In June 2015, the Safe and Accountable Rail Act was passed, which amended the Railway Safety Act and provided a series of broader authorities for both the Minister of Transport and railway safety inspectors to better address rail safety threats, risks, and concerns. These new authorities allow inspectors to issue notices, in the event of a threat to safety, to any person or entity that has responsibility in relation to that threat, including railways, road authorities, and municipalities. Furthermore, in the event of an immediate safety threat, an inspector may issue a notice and order to any person or entity, again including railway companies, road authorities, and municipalities, and order them to take specific corrective actions to remove the immediate threat.
These broadened inspector authorities complement a similar authority for the Minister of Transport. If the minister considers it necessary in the interests of safe railway operations, the minister may order the company, road authority, or municipality to stop any activity that might constitute a threat to safe railway operations, or to follow procedures, or to take corrective measures specified in the order, including constructing, altering, operating or maintaining railway work, which includes crossings. Another key consideration, in addition to these existing authorities under the Railway Safety Act, is that a process for opening new road crossings already exists.
Whereas Transport Canada is responsible for the safety oversight of railway operations, the Canadian Transportation Agency, an independent quasi-judicial tribunal, sets the ground rules that establish the rights and responsibilities of transportation services providers and users, and resolves disputes.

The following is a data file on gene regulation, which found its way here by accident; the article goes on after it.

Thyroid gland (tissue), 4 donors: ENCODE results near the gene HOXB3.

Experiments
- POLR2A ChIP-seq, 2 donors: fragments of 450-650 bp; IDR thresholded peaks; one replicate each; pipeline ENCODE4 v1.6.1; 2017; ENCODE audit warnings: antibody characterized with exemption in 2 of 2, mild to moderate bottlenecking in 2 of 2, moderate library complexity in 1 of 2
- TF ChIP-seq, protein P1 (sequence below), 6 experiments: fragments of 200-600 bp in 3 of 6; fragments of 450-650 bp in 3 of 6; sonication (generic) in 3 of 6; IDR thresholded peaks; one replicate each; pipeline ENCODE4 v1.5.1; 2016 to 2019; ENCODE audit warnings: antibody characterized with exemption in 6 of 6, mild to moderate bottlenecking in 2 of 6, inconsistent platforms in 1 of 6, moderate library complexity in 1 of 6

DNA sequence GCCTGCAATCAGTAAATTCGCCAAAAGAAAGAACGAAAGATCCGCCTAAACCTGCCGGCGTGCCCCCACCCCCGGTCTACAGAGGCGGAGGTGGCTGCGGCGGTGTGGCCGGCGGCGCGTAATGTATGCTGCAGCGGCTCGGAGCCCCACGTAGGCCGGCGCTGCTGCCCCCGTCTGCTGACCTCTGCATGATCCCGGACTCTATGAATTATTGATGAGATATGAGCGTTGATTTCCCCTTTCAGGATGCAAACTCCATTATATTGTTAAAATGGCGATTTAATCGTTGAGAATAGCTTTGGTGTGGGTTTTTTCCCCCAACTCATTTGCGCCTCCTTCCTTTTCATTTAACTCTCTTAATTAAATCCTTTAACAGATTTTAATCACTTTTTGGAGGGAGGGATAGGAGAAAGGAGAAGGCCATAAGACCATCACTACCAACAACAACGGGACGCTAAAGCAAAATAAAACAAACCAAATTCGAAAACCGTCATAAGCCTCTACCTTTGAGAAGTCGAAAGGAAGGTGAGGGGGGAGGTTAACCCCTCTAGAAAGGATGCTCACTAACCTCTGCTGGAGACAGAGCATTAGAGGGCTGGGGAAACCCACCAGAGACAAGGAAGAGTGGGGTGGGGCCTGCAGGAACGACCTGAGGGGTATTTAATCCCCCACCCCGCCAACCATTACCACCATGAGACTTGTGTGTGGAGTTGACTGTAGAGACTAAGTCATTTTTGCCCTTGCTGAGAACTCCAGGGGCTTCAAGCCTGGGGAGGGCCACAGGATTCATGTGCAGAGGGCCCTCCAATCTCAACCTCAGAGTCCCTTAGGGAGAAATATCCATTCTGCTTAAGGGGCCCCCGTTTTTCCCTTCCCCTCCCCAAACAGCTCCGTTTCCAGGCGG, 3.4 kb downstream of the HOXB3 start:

Rest assured that these responsibilities are complementary to addressing both safety and economic concerns with respect to rail crossings in Canada. Both organizations promote a collaborative approach for road authorities and railway companies to work together to determine whether to open a road crossing. Should discussions be unsuccessful, proponents can access services, such as mediation and adjudication, through the Canadian Transportation Agency.
It is important to note that agency decisions made through adjudication are legally binding and can include where crossings should be located, conditions the crossing must meet, and apportionment of the costs. In the exceptional circumstances that the minister orders the construction, alteration, operation, or maintenance of a railway work, the proponent may, if there is another beneficiary of the work, refer the allocation of liability and costs to the Canadian Transportation Agency for a determination.